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Can the relative entropy (Kullback Leibler divergence) between multivariate distributions be decomposed into relative entropies of the different variables plus some measure of dependence between the variables (something like the mutual information)?

If $X,Y$ are random variables, can we obtain this:

$$D_{KL}\big( p(X,Y) \parallel q(X,Y) \big) = D_{KL}\big( p(X) \parallel q(X) \big) + D_{KL}\big( p(Y) \parallel q(Y) \big)$$ $$+ \ (\text{dependence between } X,Y)$$

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Yes, the KL divergence between joint distributions $p_{XY}$ and $q_{XY}$ can be expressed in terms of the KL divergence between the marginal distributions ($p_X, p_Y, q_X, q_Y$), plus terms that measure the dependence between $X$ and $Y$.

The general case

First, without assuming any particular form for the distributions, write the KL divergence between $p_{XY}$ and $q_{XY}$ as the difference of the cross entropy and the joint entropy:

$$D_{KL}(p_{XY} \parallel q_{XY}) = H(p_{XY}, q_{XY}) - H(p_{XY}) \tag{1}$$

The mutual information between $X$ and $Y$ (for distribution $p_{XY}$) is equal to the sum of the marginal entropies minus the joint entropy:

$$I(p_{XY}) = H(p_X) + H(p_Y) - H(p_{XY}) \tag{2}$$

Solving (2) for the joint entropy and plugging it into (1) gives:

$$D_{KL}(p_{XY} \parallel q_{XY}) = H(p_{XY}, q_{XY}) + I(p_{XY}) - H(p_X) - H(p_Y) \tag{3}$$

Analogous to (1), we know that:

$$D_{KL}(p_X \parallel q_X) = H(p_X, q_X) - H(p_X) \tag{4}$$ $$D_{KL}(p_Y \parallel q_Y) = H(p_Y, q_Y) - H(p_Y) \tag{5}$$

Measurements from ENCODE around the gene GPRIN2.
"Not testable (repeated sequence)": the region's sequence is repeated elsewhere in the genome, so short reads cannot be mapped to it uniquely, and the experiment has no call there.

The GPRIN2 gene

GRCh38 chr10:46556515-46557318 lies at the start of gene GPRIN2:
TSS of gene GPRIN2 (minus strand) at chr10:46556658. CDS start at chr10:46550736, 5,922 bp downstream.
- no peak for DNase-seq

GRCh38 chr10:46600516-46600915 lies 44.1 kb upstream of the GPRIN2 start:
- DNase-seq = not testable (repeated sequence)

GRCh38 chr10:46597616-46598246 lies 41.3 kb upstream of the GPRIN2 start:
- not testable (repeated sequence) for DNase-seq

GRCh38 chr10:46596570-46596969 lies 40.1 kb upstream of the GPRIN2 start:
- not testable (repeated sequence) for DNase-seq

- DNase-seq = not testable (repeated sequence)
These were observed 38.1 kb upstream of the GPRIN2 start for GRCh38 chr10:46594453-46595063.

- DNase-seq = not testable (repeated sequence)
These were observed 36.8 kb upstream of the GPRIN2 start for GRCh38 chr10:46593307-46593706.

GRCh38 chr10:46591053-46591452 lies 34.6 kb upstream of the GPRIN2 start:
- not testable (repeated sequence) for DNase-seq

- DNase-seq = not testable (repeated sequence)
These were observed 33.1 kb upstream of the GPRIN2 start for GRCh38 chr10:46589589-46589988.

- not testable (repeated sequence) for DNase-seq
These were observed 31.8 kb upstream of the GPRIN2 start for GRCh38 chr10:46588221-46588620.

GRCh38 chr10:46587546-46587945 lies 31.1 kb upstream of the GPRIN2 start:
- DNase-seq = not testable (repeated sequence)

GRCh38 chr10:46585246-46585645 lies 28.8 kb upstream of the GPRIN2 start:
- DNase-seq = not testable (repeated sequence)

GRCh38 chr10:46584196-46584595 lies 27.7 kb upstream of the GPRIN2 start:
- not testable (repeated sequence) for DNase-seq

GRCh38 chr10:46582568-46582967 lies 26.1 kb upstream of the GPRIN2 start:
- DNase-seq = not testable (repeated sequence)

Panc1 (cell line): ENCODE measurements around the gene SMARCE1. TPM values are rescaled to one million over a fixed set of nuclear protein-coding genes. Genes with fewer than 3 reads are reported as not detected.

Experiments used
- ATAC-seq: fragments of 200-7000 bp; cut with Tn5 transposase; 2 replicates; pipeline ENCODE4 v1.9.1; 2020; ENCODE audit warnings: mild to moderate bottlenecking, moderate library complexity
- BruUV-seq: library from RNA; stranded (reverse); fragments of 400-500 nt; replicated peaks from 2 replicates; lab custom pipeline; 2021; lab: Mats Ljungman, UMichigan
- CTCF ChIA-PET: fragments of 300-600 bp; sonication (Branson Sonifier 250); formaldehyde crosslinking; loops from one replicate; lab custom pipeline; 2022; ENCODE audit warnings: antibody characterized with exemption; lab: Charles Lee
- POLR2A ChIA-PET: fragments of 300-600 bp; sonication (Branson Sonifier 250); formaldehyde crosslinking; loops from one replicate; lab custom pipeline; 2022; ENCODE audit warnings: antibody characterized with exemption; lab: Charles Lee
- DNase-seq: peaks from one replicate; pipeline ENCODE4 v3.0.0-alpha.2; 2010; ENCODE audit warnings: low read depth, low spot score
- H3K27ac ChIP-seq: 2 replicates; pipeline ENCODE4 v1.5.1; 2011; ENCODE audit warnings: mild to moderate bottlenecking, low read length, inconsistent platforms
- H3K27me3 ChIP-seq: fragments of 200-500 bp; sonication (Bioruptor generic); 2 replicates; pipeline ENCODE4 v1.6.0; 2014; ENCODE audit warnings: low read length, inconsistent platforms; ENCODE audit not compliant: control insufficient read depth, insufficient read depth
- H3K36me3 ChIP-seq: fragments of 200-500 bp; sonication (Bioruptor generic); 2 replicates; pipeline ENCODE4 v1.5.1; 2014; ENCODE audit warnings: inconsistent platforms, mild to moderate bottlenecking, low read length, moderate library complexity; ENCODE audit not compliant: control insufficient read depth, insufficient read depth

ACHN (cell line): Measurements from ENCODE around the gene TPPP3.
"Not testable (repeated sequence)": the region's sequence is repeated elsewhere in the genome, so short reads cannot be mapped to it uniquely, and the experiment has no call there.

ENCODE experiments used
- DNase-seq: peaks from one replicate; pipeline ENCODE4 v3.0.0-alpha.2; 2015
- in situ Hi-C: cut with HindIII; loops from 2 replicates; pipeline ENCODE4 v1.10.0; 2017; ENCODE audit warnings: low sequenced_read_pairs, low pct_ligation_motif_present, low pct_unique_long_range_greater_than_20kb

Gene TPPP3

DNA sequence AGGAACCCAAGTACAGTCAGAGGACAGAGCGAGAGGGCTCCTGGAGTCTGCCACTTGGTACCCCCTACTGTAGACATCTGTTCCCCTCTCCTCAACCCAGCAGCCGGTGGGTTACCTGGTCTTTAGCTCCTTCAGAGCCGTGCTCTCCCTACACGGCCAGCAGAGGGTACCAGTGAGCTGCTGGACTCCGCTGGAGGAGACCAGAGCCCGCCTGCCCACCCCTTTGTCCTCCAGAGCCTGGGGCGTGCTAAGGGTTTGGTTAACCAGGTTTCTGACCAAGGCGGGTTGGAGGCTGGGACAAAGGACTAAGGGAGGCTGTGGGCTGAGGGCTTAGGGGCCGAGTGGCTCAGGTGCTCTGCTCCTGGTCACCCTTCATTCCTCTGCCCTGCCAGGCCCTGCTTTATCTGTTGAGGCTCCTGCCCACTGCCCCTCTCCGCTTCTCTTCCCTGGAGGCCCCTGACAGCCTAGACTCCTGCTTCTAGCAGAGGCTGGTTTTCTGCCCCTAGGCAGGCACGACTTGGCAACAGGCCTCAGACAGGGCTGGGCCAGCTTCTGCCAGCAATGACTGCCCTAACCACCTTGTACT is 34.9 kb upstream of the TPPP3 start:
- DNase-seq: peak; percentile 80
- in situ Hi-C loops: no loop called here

Solving (4) and (5) for the marginal entropies and plugging them into (3) gives:

$$D_{KL}(p_{XY} \parallel q_{XY}) \ = \ D_{KL}(p_X \parallel q_X) + D_{KL}(p_Y \parallel q_Y) + I(p_{XY}) - J(p_{XY}, q_{XY}) \tag{6}$$

with $J$ defined as:

$$\begin{array}{ccl} J(p_{XY}, q_{XY}) & = & H(p_X, q_X) + H(p_Y, q_Y) - H(p_{XY}, q_{XY}) \\ & = & E_{p_{XY}} \left[ \log \frac{q_{XY}}{q_X q_Y} \right] \\ \end{array} \tag{7}$$

Notice the similarity of $J$ to $I(q_{XY})$, the mutual information between $X$ and $Y$ for distribution $q_{XY}$. The difference is that, for $J$, the expectation is taken with respect to $p_{XY}$ instead of $q_{XY}$. The value depends on both the dependence between $X$ and $Y$ (under $q_{XY}$) and the similarity between $p_{XY}$ and $q_{XY}$.

Assuming independence for $q$

Suppose $p_{XY}$ may take any form, but $q_{XY}(x,y) = q_X(x) q_Y(y)$. That is, the joint distribution factorizes as the product of the marginals, so $X$ and $Y$ are independent. In this case, we can see from (7) that $J(p_{XY}, q_{XY}) = E_{p_{XY}}[\log 1] = 0$. Plugging this into (6):

$$D_{KL}(p_{XY} \parallel q_{XY}) = D_{KL}(p_X \parallel q_X) + D_{KL}(p_Y \parallel q_Y) + I(p_{XY}) \tag{8}$$

Assuming independence for both $p$ and $q$

Now, suppose $p_{XY}(x,y) = p_X(x) p_Y(y)$ as well, so $X$ and $Y$ are independent for both distributions. In this case, we know that the mutual information $I(p_{XY}) = 0$. Plugging this into (8):

$$D_{KL}(p_{XY} \parallel q_{XY}) = D_{KL}(p_X \parallel q_X) + D_{KL}(p_Y \parallel q_Y) \tag{9}$$

As a sanity check, this result can also be obtained by plugging the factorized forms of $p_{XY}$ and $q_{XY}$ directly into the standard formula for KL divergence.

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